Comparing Portrayals of Sirens in 'Siren Song' and the Odessy

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Every writer, author, and poet portrays stories in their own way. Homer , the poet who wrote "The Odyssey", and Margaret Atwood, the poet who wrote "SIREN SONG", have different points of view on the sirens. The song that the sirens sang was different in both of the poems. The poets' opposing uses of imagery illustrated the sirens differently. In addition, the tones that the poets used were different.

Although these two poems were written about the same subject, they are still different. One difference is the song that the sirens sang to the sailors. In "The Odyssey", the sirens' song was about how if you sail to them and hear their song, then you will leave a wiser man. However, in the poem "SIREN SONG", the song was about how the song is a cry for help.

The two poets also used imagery to illustrate the sirens in different ways. Homer wrote "he has heard the honeyed voices pouring from our lips", which made the sirens sound like beautiful and harmless creatures. However, Margaret Atwood wrote, "will you get me out of this bird suit", which made the sirens out to look like hideous bird-ladies that manipulate men into crashing their ships and dying.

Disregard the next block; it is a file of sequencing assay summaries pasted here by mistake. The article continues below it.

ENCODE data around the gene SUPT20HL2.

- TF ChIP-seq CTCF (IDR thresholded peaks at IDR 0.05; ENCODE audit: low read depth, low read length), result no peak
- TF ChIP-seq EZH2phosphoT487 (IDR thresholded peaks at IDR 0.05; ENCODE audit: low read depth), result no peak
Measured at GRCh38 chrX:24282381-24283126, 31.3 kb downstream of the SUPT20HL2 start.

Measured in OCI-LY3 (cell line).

These two writers' poems also had contrasting tones. In the poem written by Homer, words were used such as sharp sword, strong hands, and ravishing voices. These words set a more exciting tone that might keep the reader interested. On the other hand, in Margaret Atwood's poem, words were used like beached skull, dead, squatting, maniacs, fatal, and boring. These words set a depressing and gloomy tone.

These two poets had partially opposing views of the mythical sirens. Both wrote about their irresistible song, but the songs were different in each poem.
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